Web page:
ArtAsiaPacific March/April 2012

ArtAsiaPacific

March 5, 2012


ArtAsiaPacific March/April 2011

Out Now 

www.artasiapacific.com

In our March/April issue, ArtAsiaPacific explores ideas of creative self-determination and examines some of the leading artist-run collectives in the Asia region. For the cover feature, editor-at-large HG Masters considers the work of Berlin-based Vietnamese artist Danh Vo. Masters takes a close look at the artist’s ongoing fascination with the United States and concepts of birthright, assimilation and freedom, and describes Vo’s process as “thinking about objects as vessels of history, and as a result of certain legal relationships (owned, inherited, borrowed, appropriated, stolen), between the artist and their owner, is more akin to how an archaeologist or anthropologist approaches found artifacts.” Also mining modern history, contributing editor Andrew Cohen travels to Beijing to examine the early influences of Political Pop artist Wang Guangyi, particularly his largely unknown work created while he was a member of the Northern Art Group. Here, Cohen investigates the impact of the frigid climes of Wang’s hometown of Harbin, French Revolutionary paintings and Taoism on Wang’s lesser-known works. 

In China, Japan, Korea, Taiwan and Hong Kong, a group of young artists has started to question what constitutes “community.” Managing editor Olivier Krischer sits down with the directors of several artist-run initiatives, such as Woofer Ten in Hong Kong and LAB39 in Seoul’s Mullae Artist Village, to discuss their strategies for survival, including their special brand of art activism, which they dub “artivism,” and the networks between these artists that are forming in these Asian megalopolises. Sandhini Poddar, Solomon R. Guggenheim Museum associate curator for Asian Art, traces the social activism that spurred the development of India’s new-media art community, beginning with artists such as Navjot Altaf, the late Rummana Hussain, Nalini Malani and Vivan Sundaram, and brings us up to the present through the politically astute work of Amar Kanwar, Raqs Media Collective and Desire Machine Collective. 

In Essays, Julia Holderness files a report from Christchurch, one year after the 7.1-magnitude earthquake rocked the New Zealand city, and talks with local residents about how the role of art and artists aids reconstruction efforts. Rachel Kent, senior curator of the Museum of Contemporary Art, Sydney, questions the meaning and purpose of national survey shows through the recent exhibition “Paris-Delhi-Bombay” at the Centre Pompidou in Paris. In her column, Case Study, contributing editor Chin-Chin Yap sifts through the copyright quandary that surrounds artists Pierre Huyghe and Philippe Parreno’s doe-eyed manga character Annlee, who was so adored by the international art world that her French creators decided to emancipate, or terminate, her in 2002. Among Profiles, in New Delhi, Jyoti Dhar interviews Sheba Chhachhi, whose large-scale public projects in the Indian capital carry compelling messages about feminism and water conservation to city residents.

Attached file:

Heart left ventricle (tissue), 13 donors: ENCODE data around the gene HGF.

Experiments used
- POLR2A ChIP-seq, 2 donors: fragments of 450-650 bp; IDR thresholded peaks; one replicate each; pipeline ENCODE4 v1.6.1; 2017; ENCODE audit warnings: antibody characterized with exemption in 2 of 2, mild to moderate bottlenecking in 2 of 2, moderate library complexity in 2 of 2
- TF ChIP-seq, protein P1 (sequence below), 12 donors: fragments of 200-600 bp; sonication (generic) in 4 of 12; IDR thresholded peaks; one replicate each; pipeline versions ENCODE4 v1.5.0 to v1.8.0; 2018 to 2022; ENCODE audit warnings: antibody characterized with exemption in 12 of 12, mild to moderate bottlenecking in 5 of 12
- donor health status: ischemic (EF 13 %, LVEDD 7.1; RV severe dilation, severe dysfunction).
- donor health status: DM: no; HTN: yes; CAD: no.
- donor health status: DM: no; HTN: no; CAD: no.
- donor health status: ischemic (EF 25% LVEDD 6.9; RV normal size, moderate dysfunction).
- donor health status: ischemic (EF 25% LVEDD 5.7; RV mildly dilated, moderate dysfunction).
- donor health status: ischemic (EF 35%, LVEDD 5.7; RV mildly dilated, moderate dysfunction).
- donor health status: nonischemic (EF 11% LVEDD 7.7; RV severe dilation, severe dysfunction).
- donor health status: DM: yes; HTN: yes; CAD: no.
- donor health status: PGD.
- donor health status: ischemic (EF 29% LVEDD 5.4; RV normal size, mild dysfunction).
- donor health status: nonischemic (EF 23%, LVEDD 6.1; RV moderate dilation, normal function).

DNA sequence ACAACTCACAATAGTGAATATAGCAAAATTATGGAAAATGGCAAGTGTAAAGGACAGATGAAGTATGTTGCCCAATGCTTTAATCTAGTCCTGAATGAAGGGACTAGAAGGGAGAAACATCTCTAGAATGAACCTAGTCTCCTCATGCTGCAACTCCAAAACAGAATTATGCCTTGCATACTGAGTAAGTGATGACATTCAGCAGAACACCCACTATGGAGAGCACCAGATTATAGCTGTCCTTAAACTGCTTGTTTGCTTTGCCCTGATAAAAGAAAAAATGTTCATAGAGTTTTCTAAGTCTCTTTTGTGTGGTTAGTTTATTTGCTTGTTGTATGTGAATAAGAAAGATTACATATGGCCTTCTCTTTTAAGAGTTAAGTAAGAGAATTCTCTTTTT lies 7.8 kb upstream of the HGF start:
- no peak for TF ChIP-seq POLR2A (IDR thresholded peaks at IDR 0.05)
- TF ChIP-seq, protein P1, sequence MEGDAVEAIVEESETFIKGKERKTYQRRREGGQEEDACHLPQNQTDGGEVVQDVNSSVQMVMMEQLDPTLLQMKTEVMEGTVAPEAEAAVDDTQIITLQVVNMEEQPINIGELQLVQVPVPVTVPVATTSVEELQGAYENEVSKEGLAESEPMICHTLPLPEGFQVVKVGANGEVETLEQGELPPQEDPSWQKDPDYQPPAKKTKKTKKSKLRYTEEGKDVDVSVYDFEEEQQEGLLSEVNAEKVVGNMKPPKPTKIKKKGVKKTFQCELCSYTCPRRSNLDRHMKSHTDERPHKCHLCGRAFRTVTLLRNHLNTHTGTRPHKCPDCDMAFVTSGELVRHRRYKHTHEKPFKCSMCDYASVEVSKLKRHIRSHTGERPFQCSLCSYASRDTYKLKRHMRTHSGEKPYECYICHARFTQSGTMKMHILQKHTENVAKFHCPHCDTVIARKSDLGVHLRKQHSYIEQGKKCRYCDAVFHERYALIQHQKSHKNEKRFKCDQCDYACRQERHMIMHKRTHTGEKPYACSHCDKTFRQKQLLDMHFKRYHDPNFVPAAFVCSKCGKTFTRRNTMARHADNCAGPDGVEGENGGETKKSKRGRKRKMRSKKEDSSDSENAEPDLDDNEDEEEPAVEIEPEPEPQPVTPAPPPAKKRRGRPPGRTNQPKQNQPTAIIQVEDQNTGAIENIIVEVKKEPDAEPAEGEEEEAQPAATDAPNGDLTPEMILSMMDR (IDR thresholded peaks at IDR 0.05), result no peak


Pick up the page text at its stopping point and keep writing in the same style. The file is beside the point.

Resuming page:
For the Point, Amman-based Palestinian artist Ala Younis reflects on what it means to live, and survive, in a time of revolution, one year after the first stirrings of the Arab Spring. In Dispatch, contributing editor Sara Raza travels to Tashkent to witness the burgeoning Uzbek art scene. And from Japan, Edan Corkill’s Last Word discusses the latest cultural initiatives that are rekindling a love affair between East and West Asia.

Reviews take us from Darwin to Los Angeles. Our lead review mulls over the recent Istanbul Biennial, while in Doha, we attend Cai Guo-Qiang’s first solo exhibition at Mathaf: Arab Museum of Modern Art; and in London we visit Iniva (Institute of International Visual Arts) to see “Entanglement: the Ambivalence of Identity,” a group show that reflects on the complexities of living in more than one culture. Senior editor Don J. Cohn reviews three books dedicated to women artists—monographs on Sarah Sze and Chiharu Shiota, along with a survey of Singaporean female artists. From evoking New York Harbor to contemplating the role of independent art spaces, this issue demonstrates the geographical and conceptual reach we pride ourselves in sharing with our readers.

Select articles now online in Arabic and Chinese: artasiapacific.com 

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